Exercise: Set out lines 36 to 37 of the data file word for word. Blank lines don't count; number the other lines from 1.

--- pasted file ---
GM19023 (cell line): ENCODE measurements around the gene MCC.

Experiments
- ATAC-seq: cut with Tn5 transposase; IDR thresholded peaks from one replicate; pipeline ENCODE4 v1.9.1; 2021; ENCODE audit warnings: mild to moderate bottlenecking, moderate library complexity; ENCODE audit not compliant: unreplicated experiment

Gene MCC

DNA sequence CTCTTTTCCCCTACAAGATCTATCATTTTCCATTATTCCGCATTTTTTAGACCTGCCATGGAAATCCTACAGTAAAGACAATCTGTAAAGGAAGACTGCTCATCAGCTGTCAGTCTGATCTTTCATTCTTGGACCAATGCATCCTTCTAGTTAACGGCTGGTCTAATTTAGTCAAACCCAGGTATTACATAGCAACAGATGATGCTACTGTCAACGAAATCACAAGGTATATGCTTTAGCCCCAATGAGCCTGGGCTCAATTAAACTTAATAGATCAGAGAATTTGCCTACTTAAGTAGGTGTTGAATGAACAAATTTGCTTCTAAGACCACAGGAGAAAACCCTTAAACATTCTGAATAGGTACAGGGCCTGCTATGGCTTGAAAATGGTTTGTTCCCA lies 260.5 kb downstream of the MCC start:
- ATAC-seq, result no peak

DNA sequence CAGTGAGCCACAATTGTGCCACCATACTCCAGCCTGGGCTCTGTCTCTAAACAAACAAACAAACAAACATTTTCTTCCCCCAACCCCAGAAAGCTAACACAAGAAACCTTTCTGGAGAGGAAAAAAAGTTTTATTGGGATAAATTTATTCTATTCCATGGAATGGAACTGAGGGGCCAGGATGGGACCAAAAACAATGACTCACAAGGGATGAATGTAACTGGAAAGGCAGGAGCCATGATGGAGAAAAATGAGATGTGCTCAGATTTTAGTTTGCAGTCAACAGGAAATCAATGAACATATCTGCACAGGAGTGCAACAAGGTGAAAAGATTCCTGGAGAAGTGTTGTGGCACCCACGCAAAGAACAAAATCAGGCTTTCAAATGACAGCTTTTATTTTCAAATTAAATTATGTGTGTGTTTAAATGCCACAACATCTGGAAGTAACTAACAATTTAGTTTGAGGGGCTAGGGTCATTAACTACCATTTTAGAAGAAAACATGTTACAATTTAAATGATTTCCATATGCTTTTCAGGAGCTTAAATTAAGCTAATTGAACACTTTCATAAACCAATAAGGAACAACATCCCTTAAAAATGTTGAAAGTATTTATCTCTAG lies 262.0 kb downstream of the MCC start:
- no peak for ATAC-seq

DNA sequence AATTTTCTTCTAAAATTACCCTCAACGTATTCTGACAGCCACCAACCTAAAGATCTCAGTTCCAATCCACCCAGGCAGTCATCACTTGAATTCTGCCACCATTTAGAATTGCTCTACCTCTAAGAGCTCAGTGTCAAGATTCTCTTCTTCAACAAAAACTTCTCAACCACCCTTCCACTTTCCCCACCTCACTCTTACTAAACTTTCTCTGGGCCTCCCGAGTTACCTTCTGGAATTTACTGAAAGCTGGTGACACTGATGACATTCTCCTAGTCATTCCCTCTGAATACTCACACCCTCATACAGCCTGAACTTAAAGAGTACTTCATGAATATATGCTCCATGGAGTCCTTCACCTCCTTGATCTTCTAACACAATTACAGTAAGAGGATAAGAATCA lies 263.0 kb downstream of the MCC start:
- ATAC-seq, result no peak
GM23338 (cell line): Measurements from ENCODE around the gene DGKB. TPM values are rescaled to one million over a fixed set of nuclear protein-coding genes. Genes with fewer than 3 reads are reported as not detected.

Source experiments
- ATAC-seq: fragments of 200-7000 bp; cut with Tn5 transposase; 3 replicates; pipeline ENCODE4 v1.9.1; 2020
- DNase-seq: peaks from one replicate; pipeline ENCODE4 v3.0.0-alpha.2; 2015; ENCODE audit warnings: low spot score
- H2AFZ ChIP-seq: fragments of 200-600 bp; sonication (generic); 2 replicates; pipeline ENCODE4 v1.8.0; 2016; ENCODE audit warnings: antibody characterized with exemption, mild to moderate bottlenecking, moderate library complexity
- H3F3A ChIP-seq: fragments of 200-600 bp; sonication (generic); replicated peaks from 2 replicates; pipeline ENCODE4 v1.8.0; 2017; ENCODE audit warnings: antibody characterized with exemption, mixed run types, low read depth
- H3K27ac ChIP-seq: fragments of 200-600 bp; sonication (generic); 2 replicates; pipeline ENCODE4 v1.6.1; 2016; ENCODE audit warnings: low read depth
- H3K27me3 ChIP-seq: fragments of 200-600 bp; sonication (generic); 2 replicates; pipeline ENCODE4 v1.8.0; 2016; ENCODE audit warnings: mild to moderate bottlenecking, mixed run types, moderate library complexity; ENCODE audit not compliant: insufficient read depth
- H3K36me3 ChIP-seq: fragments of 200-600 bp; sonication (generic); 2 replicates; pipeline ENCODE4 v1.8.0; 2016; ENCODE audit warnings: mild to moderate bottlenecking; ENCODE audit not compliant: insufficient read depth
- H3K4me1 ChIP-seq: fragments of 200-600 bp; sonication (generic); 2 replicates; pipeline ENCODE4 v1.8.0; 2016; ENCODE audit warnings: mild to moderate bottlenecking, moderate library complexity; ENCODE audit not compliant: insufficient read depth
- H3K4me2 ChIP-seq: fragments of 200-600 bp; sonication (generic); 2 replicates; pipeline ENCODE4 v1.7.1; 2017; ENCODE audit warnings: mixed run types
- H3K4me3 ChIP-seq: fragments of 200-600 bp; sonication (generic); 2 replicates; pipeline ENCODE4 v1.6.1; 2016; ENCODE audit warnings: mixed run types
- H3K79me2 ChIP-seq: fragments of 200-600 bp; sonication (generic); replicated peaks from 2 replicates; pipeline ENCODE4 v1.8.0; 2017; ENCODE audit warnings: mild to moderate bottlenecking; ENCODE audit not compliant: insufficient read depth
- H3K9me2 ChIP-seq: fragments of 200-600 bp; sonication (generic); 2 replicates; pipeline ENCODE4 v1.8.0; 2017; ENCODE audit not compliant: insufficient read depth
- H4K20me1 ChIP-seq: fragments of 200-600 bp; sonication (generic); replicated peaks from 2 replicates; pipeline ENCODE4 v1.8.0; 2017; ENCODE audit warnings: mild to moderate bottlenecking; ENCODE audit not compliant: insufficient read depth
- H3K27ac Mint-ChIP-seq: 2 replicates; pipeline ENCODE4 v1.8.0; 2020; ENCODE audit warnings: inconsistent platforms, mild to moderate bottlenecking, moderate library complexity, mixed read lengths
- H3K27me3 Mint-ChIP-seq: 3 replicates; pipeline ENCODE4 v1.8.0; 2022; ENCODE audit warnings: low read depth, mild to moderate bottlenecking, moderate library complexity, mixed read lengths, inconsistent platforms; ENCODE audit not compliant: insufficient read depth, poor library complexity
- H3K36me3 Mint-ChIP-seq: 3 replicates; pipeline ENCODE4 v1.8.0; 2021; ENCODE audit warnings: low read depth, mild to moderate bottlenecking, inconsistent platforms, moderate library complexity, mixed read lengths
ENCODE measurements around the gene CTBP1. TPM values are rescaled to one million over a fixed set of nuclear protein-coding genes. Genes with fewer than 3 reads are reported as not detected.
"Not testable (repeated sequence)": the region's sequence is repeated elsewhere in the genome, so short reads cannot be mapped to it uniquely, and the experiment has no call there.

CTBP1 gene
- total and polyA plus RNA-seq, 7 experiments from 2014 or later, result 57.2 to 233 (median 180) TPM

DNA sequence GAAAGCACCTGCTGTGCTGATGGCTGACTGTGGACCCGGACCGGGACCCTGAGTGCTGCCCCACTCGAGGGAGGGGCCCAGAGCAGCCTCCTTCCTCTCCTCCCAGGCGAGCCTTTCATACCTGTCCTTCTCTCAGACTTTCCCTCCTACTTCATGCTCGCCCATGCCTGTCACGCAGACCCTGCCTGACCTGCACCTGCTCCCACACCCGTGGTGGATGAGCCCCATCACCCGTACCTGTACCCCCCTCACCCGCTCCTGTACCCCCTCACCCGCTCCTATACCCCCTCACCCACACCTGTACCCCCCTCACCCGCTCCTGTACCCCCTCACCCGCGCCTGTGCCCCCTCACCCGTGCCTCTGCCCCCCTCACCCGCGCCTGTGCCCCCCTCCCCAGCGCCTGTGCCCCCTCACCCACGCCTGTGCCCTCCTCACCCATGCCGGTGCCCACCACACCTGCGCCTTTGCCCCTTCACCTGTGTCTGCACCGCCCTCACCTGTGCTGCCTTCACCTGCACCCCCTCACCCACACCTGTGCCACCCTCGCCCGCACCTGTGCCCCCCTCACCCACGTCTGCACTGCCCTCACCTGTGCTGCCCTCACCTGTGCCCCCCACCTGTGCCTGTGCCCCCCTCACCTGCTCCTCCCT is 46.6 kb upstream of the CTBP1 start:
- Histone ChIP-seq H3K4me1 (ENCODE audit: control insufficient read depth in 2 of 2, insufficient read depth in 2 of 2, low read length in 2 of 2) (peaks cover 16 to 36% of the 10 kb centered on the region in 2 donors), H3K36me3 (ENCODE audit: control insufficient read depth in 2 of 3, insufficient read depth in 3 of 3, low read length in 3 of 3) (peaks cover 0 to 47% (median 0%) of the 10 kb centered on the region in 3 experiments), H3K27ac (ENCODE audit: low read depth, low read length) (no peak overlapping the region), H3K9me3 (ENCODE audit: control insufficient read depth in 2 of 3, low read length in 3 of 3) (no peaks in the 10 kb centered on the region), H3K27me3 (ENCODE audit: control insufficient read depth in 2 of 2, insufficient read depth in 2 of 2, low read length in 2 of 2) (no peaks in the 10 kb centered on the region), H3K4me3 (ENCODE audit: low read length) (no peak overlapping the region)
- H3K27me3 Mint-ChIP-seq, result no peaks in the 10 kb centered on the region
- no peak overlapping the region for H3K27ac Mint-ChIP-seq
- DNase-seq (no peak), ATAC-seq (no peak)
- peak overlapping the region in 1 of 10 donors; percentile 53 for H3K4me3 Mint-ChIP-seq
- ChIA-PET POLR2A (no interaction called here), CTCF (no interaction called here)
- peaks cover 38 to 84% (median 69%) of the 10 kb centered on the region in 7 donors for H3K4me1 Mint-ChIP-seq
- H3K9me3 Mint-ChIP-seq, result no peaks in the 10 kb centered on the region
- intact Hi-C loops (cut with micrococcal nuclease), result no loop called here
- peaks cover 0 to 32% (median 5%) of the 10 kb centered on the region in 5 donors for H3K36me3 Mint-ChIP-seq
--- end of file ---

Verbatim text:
- no peak overlapping the region for H3K27ac Mint-ChIP-seq
- DNase-seq (no peak), ATAC-seq (no peak)